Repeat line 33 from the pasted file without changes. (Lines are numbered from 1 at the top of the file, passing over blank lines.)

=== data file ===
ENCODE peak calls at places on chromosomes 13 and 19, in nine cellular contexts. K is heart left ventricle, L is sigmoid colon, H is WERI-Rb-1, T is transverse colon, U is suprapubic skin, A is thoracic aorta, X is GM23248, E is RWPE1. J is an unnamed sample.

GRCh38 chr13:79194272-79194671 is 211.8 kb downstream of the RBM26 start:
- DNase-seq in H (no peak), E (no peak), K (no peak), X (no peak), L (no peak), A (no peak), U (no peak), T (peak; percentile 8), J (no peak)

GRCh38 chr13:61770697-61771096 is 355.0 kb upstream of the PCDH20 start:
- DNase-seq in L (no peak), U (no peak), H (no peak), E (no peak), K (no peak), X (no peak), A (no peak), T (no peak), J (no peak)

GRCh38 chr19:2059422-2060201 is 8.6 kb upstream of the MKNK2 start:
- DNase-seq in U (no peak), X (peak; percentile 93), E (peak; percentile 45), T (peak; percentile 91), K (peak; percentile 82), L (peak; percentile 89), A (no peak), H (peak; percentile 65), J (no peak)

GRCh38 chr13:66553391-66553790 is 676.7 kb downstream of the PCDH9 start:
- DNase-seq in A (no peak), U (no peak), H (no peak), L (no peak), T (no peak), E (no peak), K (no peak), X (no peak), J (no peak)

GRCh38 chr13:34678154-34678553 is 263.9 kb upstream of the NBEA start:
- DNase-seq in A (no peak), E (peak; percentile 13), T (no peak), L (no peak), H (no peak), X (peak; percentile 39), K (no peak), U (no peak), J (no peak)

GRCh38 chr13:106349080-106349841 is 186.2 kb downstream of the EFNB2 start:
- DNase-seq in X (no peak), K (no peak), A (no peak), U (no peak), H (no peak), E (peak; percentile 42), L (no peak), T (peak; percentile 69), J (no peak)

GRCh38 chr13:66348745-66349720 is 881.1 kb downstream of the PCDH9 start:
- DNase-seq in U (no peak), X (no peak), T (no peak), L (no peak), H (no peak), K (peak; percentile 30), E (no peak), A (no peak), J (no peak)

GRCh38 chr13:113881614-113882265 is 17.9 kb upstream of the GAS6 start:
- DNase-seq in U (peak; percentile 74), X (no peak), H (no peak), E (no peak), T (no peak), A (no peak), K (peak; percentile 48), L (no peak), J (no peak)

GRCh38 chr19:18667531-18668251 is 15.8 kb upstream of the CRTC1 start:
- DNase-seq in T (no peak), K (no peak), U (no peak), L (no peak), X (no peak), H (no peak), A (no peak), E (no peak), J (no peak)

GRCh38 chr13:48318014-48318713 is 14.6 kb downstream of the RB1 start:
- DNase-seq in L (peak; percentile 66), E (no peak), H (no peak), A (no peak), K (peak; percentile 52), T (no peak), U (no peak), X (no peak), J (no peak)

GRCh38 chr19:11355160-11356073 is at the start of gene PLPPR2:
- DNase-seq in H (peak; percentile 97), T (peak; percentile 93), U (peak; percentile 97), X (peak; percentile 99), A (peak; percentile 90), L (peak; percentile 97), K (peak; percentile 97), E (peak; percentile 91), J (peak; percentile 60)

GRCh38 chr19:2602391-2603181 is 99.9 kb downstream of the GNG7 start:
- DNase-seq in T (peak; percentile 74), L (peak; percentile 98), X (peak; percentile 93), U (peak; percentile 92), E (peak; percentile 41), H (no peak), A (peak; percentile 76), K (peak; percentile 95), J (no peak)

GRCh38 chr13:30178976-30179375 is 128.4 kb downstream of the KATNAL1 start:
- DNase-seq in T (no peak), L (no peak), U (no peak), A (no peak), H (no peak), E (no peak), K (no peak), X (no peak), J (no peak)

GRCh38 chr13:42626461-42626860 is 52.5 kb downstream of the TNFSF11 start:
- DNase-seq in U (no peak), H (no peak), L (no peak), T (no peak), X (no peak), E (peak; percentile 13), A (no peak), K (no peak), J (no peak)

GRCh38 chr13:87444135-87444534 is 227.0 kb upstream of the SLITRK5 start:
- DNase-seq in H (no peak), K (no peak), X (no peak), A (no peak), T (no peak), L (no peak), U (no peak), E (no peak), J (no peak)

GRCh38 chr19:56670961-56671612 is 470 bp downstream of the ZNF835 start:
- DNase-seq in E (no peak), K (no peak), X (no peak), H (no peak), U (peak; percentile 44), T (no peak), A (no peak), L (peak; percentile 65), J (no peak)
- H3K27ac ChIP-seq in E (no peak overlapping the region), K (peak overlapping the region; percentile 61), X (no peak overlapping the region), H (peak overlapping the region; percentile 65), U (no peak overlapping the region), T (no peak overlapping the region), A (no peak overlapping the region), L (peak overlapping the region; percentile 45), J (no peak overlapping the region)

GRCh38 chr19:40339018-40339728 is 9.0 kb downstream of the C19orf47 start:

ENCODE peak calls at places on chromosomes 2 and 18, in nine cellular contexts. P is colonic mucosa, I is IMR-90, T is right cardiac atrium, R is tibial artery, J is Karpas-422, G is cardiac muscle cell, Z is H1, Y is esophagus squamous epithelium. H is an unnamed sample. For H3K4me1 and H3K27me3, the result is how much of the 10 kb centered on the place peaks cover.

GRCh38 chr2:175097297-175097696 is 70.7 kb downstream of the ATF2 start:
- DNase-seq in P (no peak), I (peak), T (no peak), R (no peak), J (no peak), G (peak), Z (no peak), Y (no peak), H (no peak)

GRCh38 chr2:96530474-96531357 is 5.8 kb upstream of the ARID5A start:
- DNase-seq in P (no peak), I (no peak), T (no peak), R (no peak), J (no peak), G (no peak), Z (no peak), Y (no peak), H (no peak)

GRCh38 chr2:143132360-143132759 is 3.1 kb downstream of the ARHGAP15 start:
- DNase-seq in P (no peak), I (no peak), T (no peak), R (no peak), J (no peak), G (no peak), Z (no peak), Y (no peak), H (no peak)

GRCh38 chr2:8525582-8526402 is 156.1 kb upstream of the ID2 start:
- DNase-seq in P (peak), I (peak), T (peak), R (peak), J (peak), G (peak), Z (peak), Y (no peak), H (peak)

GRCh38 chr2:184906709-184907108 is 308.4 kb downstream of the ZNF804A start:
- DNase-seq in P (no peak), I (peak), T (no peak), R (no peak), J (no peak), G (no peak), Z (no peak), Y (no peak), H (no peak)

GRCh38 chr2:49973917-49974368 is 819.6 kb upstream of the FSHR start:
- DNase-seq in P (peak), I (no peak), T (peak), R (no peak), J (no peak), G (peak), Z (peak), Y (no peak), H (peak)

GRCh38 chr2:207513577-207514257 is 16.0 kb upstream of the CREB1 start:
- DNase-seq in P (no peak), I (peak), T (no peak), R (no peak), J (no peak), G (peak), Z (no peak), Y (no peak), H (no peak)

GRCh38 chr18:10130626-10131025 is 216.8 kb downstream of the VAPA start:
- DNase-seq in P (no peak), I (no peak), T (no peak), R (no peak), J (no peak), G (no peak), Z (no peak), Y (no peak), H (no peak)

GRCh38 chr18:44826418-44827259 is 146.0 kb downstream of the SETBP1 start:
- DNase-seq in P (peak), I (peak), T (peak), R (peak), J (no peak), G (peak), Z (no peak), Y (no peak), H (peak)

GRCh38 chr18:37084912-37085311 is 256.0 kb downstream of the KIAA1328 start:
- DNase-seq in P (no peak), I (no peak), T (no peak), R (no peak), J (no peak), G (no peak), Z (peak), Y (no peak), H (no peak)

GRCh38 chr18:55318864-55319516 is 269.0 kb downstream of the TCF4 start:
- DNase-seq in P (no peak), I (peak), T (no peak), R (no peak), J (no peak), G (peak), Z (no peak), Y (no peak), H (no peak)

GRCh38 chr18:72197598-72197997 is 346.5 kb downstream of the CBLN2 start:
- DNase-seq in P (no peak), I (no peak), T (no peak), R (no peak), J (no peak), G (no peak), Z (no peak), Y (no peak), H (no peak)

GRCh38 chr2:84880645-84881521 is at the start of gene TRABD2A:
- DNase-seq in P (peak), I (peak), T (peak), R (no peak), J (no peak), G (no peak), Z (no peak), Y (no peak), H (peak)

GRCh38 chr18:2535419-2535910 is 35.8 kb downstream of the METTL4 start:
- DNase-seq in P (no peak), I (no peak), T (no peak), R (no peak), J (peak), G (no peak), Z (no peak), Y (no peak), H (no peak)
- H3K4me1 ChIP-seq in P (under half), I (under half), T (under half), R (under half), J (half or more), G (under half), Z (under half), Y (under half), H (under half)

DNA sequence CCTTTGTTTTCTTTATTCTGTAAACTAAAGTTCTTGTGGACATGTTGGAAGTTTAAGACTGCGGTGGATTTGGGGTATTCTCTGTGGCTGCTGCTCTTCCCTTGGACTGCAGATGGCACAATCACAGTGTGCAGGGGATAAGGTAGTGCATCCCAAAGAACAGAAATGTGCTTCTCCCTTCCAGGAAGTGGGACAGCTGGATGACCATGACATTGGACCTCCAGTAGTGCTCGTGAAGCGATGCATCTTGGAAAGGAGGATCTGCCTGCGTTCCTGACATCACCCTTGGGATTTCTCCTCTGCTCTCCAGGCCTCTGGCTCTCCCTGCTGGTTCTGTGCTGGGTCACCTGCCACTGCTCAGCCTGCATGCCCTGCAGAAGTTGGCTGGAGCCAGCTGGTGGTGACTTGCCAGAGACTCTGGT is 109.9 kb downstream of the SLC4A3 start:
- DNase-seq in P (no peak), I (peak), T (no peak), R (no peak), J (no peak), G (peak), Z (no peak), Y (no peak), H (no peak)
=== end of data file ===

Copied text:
- DNase-seq in E (no peak), K (no peak), X (no peak), H (no peak), U (peak; percentile 44), T (no peak), A (no peak), L (peak; percentile 65), J (no peak)